1.  Eat less added sugar, processed food and refined grains (white bread, bagels, pasta, white rice, you know the drill). A lot less.  According to the sugar science department at UCSF, added sugar is hiding in 74% of all packaged food.  And, the majority of carbohydrates in the typical American diet is made of refined grains.  This means reading labels folks and knowing how many different names there are for sugar.  Just because it’s called “agave nectar” or “cane juice crystals” doesn’t mean it’s any better for you than the white granulated stuff.  Your body doesn’t know the difference and once you eat it, it’s all the same to your pancreas (the organ that produces insulin in response to sugar).  Click this link to see 61 different names of sugar then run to your pantry and read the ingredients on your packaged food.  Prepare for a rude awakening!
Let's get down to business: If you're having a hard time achieving your weight-loss goals after 40, these 16 expert-backed tips for losing weight in your 40s are totally doable and can nudge your body in the right direction again. (And, tbh, they're wise for anyone looking to move the needle to keep in mind—not just those over 40.) You'll be on your way to a stronger, healthier you in no time.
It's a myth that eating at night leads to weight gain, Palinksi-Wade points out; it's more about what you're eating at night that can be an issue when it comes to weight management. "Since most of us don’t have a salad for a midnight snack, if you find you tend to eat calorie-dense, high-sugar foods in the evening (like a bowl of ice cream) setting guidelines as to when to stop eating may help you to lose weight faster."

When you’re under-rested, your appetite-regulating hormones get short-circuited, so your appetite goes into overdrive, but the hormones that tell you you’re full don’t kick in promptly. Studies also suggest that when you’re sleep-deprived, it alters the way you think about food, so you have stronger cravings for sweets and other less healthful eats.


If you prefer a specific plan with specific rules, make sure it goes with your lifestyle, which, for most guys, gets increasingly complicated in your 40s with more responsibilities at work, with your family, and maybe even with your aging parents. A vegan diet can be hard to do in a healthy way if you live a grab-and-go existence. Meal prep is going to be a challenge if you’re never home long enough to cook. Don’t just pick what worked for a friend; pick what’s likely to work with your busy, over-40 lifestyle.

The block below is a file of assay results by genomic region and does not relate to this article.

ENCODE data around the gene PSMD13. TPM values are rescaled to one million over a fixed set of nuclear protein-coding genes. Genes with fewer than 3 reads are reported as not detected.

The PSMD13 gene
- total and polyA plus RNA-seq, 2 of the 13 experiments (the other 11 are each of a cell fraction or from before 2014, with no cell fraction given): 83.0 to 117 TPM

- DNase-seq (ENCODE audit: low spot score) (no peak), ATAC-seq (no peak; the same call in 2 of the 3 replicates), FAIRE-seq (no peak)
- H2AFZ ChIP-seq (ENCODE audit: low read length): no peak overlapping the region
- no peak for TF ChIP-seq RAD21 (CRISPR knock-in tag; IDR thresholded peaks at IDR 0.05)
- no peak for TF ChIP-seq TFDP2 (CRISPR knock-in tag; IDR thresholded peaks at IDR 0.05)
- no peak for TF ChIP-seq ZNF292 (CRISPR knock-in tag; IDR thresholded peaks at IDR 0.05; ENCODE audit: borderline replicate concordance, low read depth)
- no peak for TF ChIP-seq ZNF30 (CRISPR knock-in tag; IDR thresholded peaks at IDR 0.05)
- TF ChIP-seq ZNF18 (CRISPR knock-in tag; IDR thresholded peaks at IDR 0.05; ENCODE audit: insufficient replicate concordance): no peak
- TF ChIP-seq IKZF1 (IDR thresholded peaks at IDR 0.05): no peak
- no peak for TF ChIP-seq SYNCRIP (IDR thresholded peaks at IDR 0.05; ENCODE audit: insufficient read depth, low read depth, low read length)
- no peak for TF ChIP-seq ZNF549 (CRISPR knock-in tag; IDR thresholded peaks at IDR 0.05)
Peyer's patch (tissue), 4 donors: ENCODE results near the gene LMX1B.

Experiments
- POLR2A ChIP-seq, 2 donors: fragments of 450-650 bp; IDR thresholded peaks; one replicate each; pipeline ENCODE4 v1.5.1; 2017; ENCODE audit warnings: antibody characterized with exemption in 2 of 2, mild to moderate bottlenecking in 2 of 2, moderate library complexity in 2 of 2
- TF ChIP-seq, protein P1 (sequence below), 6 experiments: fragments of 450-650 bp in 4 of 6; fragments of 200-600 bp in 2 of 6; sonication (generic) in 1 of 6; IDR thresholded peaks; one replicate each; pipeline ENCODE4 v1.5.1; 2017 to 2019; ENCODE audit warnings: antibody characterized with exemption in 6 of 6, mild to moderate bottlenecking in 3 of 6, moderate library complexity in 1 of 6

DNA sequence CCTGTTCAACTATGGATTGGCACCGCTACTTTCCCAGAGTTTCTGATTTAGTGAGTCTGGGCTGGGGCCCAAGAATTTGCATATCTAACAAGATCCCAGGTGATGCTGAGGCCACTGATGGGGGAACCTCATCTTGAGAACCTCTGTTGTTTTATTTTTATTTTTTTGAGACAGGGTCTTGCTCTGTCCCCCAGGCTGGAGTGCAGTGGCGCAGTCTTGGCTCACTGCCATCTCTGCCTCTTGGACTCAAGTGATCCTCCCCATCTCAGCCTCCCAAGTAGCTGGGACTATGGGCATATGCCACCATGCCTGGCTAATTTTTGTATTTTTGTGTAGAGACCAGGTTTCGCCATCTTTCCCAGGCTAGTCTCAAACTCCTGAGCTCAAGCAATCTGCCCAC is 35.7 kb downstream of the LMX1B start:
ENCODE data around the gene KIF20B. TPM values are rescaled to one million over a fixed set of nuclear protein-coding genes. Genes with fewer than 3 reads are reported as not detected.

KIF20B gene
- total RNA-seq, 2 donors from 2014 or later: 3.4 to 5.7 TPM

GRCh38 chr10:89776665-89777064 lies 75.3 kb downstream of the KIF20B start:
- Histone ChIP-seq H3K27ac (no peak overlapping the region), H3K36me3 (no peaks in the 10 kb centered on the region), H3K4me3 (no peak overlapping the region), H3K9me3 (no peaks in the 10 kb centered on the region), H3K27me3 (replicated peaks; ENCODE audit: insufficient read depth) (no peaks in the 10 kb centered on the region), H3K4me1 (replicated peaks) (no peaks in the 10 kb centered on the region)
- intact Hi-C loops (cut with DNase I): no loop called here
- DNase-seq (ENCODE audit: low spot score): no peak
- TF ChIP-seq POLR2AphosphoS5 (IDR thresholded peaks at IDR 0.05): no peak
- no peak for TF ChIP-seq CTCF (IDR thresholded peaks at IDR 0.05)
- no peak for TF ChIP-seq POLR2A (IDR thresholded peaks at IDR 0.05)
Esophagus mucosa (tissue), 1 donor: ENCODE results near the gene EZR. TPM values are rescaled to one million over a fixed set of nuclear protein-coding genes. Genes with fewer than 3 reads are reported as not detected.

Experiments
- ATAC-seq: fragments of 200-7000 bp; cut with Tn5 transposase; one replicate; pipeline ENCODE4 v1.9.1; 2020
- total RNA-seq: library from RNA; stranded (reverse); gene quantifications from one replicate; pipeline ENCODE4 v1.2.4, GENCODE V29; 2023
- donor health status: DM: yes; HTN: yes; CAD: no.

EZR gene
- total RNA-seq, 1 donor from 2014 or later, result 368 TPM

Hi Kathy - You are doing things right - I am a fan of bodyweight and dumbbells while doing HIIT and circuits, etc. You don't need to do the traditional free weight workout... BUT you do want to make sure you are challenging yourself enough to feel your muscles working - if you can go a little heavier, do it! Also - I don't know how much weight you have to lose - if it's only a few pounds - those are the hardest. However, if you have a lot of weight to lose and the scale isn't budging - you are doing a good amount of exercise - I would really analyze what you are eating - that is at least, if not more than 50 % of the equation. Have you checked out the Ultimate Healthy Eating Guide that you received when you signed up for Get Healthy U TV? If you need a copy, email [email protected]
Even if you’re eating reasonably well, you can still be in a calorie surplus. Whether you’re eating oversized portions, taking mindless bites while prepping family meals or grazing as part of a new work-from-home norm, all that noshing adds up. Tracking your food intake can be helpful. In one 24-week study, researchers found that time spent logging food intake was significantly linked to weight loss. If tracking your food (even with an app) sounds daunting, consider that by the end of the study, those who were still committed to tracking spent just 15 minutes a day doing it — about what you might spend scrolling through Facebook or Instagram.
Good stress management techniques and routine exercise will have positive effects on your sleep, but you may need to take additional steps to help you sleep better. For example, be proactive about going to bed and waking up at the same time most days, and allow yourself 30 minutes to unwind and disconnect from your digital devices at night. Eating a plant-forward, mostly whole foods diet that’s low in added sugar helps, too.

Between desk jobs, commutes, and family activities, many 40-somethings don’t have a lot of free time to work out. But it’s important -- for your weight and your overall health -- to fit in at least 2 1/2 hours of moderate physical activity (like brisk walking or light yard work) every week. Pencil times in to your calendar, and make them a priority.
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